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FCC Approves Qwest-CenturyLink Merger

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WASHINGTON, March 21, 2011 -The Federal Communications Commission approved the merger of telecommunications carrier, Qwest Communications, and internet service provider, CenturyLink.

Following the completion of the merger, Qwest will become a subsidiary of CenturyLink.

The companies must now wait for approval from the state of Oregon before they can formally merge. Washington, Minnesota and Arizona have already approved the action.

The Commission imposed broadband deployment requirements to the merger which mimic those they applied to the NBCU-Comcast merger. CenturyLink must launch a broadband adoption program targeted toward low-income customers in 37 states. Customers participating in the program will be able to obtain broadband internet service for about $10 per month. Additionally the company will develop digital literacy training programs.

“We are told that this combination will help expand the benefits of broadband to consumers and communities across the country—that the new CenturyLink will be a stronger company with greater resources to invest in its now significantly expanded service territory," said FCC Commissioner Michael Copps in his concurring statement. "On this score, I believe the applicants’ commitments on broadband deployment are a step in the right direction.“

In his statement of support, FCC Chairman Julius Genachowski said, “The conditions we’ve imposed should effectively protect against the identified transaction-specific harms, and the company’s commitments to help connect so many more Americans to broadband is an important and substantial public-interest benefit.”

Among the major merger conditions, the Quest network must expand its 4 megabit per second (Mbps) network to 4 million new homes and at least 20,000 anchor institutions. To expand higher speed access, the company will have to double the number of homes that can receive a 12 Mbps connection, and triple the number that can receive a 40 Mbps connection.

In her statement, Commissioner Mignon Clyburn offered some concern about the deal.

“The companies asserted that post-merger CenturyLink will continue to focus on rural customers, yet the company did not provide sufficient information in the proceeding so that we could ensure that result," said Clyburn in her statement. "While the companies pledge to inform us in their regular reporting the broadband deployment that occurs in rural versus non-rural areas, I would have preferred a specific, verifiable commitment to deploy broadband in unserved, rural areas.”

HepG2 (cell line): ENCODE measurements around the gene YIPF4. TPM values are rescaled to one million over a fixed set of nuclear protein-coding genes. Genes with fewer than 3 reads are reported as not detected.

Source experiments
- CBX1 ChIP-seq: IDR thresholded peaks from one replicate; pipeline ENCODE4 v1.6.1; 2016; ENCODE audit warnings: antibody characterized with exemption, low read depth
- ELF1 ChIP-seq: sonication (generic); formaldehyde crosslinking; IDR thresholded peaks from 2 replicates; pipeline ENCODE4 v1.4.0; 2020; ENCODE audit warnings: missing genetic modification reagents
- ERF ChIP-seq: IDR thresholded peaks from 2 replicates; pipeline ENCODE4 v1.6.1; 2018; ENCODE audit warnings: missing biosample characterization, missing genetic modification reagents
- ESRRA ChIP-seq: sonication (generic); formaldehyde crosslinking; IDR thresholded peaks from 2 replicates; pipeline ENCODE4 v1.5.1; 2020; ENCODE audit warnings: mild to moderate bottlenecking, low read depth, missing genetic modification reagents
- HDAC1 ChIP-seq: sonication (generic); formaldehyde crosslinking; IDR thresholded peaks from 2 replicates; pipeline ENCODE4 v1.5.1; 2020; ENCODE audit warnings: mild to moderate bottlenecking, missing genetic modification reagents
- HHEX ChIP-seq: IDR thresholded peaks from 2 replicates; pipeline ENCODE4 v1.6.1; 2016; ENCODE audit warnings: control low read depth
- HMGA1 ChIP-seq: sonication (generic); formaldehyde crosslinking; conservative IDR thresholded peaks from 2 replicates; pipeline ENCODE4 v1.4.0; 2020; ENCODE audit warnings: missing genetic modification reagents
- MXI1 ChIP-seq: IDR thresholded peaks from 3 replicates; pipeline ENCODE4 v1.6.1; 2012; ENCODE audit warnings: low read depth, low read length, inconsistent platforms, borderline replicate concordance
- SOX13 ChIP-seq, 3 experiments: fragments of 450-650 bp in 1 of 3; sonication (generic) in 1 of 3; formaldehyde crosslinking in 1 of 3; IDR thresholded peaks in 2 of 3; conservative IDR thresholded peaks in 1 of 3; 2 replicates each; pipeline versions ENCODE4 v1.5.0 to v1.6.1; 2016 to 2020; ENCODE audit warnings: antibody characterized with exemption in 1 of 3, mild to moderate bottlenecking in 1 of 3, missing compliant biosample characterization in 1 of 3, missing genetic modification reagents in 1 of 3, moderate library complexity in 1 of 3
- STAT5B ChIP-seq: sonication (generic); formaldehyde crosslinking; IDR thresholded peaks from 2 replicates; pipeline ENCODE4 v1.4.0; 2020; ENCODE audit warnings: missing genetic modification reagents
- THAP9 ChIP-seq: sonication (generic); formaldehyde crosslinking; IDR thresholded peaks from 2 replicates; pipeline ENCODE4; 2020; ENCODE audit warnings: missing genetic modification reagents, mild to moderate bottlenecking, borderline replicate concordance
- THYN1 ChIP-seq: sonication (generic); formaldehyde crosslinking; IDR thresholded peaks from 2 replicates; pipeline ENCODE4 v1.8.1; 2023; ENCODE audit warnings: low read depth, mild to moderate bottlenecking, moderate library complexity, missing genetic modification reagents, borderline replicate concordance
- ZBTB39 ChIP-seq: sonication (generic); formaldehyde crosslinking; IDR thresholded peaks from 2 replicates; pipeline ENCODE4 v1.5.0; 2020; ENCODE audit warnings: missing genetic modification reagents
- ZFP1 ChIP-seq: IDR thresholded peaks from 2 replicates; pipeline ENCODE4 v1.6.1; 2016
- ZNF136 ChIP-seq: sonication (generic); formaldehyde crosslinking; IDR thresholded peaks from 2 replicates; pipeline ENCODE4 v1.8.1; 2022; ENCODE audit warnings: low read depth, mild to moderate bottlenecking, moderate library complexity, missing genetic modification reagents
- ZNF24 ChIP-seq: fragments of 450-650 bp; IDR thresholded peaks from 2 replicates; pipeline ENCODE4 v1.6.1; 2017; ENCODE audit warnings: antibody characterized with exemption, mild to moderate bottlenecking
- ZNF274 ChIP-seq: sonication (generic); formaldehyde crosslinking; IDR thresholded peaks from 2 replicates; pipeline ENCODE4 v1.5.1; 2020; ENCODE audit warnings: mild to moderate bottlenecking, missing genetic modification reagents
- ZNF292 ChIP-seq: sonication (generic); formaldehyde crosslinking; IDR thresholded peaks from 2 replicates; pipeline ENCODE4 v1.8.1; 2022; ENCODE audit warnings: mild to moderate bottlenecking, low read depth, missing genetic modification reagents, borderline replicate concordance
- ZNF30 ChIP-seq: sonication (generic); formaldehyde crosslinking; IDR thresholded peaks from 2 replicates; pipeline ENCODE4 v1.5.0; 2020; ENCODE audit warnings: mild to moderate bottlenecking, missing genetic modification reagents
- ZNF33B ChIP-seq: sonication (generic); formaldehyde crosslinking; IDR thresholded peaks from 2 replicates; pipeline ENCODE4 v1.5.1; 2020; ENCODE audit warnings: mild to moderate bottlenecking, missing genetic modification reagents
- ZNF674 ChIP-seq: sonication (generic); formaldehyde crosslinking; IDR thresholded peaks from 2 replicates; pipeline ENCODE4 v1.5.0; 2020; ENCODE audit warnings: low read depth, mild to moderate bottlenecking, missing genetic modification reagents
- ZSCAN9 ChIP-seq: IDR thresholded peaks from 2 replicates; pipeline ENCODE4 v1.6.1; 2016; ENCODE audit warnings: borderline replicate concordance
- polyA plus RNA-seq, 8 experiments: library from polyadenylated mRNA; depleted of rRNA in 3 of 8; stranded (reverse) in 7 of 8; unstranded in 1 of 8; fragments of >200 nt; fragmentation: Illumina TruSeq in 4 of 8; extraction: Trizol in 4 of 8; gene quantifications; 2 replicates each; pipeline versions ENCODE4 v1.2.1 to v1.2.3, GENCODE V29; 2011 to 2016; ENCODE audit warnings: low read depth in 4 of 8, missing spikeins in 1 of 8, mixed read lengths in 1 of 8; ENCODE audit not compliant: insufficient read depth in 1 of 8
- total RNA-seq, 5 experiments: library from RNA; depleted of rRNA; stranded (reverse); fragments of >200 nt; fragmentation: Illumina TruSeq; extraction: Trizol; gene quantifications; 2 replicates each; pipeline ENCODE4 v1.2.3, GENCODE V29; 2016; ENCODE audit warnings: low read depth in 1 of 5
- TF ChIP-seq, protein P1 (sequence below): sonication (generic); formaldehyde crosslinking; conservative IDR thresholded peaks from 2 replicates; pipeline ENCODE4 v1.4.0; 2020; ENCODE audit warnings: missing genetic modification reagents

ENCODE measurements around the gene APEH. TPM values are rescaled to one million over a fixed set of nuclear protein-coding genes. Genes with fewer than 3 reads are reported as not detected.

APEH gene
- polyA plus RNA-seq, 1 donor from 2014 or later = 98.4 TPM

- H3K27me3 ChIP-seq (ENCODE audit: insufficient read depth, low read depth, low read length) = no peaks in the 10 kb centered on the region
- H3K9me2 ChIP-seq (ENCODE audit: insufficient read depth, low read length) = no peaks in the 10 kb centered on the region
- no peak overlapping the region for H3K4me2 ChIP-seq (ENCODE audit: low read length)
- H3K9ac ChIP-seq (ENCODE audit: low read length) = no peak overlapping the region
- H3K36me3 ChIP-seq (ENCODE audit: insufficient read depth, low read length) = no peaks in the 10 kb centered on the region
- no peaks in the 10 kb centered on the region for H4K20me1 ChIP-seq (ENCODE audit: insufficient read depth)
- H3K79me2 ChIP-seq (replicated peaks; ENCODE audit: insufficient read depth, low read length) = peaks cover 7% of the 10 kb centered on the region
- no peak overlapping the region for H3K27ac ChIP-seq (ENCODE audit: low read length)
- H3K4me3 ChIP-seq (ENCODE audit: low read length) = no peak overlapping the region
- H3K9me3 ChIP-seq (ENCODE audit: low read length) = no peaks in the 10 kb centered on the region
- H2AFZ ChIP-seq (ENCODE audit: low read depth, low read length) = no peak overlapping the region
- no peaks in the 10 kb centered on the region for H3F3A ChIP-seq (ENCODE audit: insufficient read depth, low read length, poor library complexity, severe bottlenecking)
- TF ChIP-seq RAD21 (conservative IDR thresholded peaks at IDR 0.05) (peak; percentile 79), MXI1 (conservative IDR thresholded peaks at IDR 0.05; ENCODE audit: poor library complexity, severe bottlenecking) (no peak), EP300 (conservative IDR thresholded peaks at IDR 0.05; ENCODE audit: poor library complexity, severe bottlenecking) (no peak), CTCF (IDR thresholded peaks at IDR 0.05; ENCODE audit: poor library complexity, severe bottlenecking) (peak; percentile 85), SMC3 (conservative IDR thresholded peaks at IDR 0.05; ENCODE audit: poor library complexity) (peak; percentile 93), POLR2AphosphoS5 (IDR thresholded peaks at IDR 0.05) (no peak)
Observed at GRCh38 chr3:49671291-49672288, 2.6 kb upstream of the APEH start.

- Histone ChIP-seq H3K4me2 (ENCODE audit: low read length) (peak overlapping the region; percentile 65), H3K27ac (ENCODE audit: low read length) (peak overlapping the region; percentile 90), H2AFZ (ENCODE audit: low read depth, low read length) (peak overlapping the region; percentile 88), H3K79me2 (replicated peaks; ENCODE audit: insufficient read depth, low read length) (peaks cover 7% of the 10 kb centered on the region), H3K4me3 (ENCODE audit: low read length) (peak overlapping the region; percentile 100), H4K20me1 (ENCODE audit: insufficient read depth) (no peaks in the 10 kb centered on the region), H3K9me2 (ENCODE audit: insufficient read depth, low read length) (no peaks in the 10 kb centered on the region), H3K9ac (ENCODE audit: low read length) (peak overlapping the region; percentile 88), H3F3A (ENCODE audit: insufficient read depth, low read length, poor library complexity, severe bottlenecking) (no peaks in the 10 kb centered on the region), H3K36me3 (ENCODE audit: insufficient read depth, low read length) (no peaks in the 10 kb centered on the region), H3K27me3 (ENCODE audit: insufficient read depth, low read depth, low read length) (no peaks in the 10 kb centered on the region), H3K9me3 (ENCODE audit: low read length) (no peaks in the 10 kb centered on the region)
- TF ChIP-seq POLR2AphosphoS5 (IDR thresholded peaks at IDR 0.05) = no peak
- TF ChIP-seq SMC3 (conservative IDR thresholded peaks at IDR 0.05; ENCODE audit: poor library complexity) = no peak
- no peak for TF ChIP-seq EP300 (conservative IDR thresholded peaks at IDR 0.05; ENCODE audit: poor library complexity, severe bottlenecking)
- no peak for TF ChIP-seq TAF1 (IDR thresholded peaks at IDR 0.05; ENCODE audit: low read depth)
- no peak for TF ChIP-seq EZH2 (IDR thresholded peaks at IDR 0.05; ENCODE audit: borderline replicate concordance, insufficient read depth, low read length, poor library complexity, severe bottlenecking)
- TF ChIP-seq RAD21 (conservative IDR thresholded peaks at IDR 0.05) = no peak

While Commissioner Meredith Attwell Baker approved of the merger, she found fault with the FCC for taking too long in approving the merger, pointing out that the Department of Justice, which works in tandem with the FCC on such mergers, approved the transaction nine months ago. Baker has been an outspoken critic of the length of time the FCC takes to review mergers and the conditions it frequently imposes on them.

The full order can be found here.

Rahul Gaitonde has been writing for since the fall of 2009, and in May of 2010 he became Deputy Editor. He was a fellow at George Mason University’s Long Term Governance Project, a researcher at the International Center for Applied Studies in Information Technology and worked at the National Telecommunications and Information Administration. He holds a Masters of Public Policy from George Mason University, where his research focused on the economic and social benefits of broadband expansion. He has written extensively about Universal Service Fund reform, the Broadband Technology Opportunities Program and the Broadband Data Improvement Act

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